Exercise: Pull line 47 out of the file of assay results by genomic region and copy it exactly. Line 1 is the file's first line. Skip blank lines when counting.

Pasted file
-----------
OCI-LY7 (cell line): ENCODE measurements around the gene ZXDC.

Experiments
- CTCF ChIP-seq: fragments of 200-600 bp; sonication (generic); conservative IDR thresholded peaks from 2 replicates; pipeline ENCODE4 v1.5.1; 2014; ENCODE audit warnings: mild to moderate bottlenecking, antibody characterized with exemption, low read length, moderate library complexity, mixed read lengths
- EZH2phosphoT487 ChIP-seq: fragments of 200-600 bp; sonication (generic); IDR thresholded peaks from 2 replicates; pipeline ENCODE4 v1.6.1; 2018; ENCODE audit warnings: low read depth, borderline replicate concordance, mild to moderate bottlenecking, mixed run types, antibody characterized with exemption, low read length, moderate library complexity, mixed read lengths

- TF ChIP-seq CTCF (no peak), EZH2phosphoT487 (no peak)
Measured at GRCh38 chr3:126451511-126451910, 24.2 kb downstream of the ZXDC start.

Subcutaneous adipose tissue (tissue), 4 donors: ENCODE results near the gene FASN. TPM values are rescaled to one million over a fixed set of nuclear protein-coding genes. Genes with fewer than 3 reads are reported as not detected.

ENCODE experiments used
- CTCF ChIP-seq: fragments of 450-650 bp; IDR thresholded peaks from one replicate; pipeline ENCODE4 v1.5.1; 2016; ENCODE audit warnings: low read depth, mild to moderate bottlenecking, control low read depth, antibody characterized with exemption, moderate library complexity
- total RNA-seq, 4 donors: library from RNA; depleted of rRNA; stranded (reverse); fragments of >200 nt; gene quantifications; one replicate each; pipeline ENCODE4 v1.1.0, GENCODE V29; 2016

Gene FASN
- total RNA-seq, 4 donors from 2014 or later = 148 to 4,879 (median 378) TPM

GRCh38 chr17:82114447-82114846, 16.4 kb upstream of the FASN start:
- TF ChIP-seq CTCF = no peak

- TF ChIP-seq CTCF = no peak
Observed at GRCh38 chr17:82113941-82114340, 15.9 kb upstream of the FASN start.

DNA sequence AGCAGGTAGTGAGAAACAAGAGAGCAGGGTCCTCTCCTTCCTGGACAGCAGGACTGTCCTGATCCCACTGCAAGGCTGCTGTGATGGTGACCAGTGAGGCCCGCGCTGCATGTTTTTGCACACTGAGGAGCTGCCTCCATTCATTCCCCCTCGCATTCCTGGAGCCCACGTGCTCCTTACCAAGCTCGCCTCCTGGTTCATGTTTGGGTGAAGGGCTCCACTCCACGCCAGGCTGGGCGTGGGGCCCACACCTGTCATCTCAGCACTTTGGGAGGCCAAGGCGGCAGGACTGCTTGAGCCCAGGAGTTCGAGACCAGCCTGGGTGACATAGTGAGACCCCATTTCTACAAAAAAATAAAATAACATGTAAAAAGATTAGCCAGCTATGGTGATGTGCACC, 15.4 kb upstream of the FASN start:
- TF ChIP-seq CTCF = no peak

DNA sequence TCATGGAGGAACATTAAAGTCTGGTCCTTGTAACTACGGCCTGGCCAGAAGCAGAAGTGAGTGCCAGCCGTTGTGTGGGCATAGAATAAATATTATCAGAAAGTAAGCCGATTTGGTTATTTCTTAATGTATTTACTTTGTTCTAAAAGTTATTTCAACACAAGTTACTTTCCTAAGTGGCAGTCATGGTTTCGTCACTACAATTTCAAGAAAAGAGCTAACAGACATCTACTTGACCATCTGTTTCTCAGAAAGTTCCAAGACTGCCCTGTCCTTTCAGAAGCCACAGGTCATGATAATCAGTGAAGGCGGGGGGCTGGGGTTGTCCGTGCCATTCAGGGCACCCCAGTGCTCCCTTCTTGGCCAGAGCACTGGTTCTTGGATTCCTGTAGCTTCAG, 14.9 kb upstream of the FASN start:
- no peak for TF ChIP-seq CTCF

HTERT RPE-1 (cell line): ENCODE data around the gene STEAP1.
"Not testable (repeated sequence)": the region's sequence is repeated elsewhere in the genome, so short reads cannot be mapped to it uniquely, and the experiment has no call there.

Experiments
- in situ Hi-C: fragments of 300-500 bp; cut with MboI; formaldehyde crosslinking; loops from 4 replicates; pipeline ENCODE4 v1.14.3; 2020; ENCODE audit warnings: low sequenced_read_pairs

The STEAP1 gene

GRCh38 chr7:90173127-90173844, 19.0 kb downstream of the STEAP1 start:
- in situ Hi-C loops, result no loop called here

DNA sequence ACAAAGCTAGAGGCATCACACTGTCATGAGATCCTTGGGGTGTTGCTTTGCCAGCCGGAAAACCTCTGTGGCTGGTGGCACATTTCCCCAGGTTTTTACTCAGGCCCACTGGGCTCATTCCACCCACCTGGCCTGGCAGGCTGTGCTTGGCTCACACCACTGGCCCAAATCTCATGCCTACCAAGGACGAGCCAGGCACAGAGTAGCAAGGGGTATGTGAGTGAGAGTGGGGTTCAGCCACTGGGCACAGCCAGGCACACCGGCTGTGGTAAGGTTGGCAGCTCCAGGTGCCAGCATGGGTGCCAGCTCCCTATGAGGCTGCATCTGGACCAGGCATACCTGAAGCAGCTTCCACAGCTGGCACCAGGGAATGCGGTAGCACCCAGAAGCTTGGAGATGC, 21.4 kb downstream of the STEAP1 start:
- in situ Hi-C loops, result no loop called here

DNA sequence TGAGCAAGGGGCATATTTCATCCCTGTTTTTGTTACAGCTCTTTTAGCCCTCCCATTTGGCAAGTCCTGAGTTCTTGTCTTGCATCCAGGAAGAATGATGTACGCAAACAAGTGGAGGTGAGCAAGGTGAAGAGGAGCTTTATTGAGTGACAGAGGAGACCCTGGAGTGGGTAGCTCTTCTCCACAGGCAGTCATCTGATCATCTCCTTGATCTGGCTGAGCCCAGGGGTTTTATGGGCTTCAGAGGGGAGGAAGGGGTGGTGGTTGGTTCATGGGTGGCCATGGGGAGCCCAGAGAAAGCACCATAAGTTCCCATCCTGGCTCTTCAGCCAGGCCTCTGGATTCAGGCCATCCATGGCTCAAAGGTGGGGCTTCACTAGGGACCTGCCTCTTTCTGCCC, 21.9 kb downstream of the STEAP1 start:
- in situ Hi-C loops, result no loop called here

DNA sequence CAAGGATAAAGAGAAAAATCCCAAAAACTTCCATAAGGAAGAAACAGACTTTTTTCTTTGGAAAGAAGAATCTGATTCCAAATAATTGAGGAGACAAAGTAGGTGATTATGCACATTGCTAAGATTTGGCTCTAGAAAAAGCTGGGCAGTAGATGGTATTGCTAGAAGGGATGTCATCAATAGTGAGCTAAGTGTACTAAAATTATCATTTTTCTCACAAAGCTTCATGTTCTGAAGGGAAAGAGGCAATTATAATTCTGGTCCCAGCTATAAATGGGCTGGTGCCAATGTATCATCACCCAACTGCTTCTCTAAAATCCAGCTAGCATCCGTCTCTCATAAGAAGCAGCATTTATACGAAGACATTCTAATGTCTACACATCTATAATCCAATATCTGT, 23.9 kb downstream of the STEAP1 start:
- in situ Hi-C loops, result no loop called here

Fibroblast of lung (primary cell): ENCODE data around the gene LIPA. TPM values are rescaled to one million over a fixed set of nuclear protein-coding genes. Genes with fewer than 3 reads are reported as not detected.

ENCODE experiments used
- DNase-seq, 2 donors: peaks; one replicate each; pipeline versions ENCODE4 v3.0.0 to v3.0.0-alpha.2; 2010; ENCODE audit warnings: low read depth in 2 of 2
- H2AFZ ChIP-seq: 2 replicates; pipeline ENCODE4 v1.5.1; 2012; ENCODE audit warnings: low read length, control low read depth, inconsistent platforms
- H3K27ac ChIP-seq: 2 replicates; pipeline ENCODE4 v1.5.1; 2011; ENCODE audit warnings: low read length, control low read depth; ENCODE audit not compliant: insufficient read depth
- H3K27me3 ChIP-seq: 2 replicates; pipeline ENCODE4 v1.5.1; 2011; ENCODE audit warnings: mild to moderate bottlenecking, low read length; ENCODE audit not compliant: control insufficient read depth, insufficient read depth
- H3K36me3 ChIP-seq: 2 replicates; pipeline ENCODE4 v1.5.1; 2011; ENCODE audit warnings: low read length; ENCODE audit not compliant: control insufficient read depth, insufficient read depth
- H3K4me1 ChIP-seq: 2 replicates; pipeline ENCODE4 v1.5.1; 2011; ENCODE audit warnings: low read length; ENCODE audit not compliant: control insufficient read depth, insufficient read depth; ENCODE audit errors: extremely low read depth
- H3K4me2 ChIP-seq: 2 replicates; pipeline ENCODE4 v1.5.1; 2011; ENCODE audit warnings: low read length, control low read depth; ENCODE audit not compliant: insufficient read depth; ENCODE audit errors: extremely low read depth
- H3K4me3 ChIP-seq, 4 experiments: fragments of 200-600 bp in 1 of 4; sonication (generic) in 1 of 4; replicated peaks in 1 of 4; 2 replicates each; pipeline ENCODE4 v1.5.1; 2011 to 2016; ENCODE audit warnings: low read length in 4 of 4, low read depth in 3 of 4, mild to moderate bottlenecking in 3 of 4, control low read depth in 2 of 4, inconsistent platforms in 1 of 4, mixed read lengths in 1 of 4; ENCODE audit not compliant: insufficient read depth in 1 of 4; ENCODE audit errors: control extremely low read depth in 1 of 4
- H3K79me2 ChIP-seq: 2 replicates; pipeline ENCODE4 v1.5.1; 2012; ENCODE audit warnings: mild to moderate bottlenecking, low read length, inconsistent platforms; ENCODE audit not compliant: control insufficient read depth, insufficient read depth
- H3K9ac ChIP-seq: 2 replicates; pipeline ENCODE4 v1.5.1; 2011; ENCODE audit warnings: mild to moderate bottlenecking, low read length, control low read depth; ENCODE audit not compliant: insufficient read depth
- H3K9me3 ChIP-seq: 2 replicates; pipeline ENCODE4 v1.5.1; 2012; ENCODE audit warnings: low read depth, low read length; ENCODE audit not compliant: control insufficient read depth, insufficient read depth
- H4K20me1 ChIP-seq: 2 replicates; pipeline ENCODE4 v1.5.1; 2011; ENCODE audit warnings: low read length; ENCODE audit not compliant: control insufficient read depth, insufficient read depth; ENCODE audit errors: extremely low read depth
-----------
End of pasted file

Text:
- H4K20me1 ChIP-seq: 2 replicates; pipeline ENCODE4 v1.5.1; 2011; ENCODE audit warnings: low read length; ENCODE audit not compliant: control insufficient read depth, insufficient read depth; ENCODE audit errors: extremely low read depth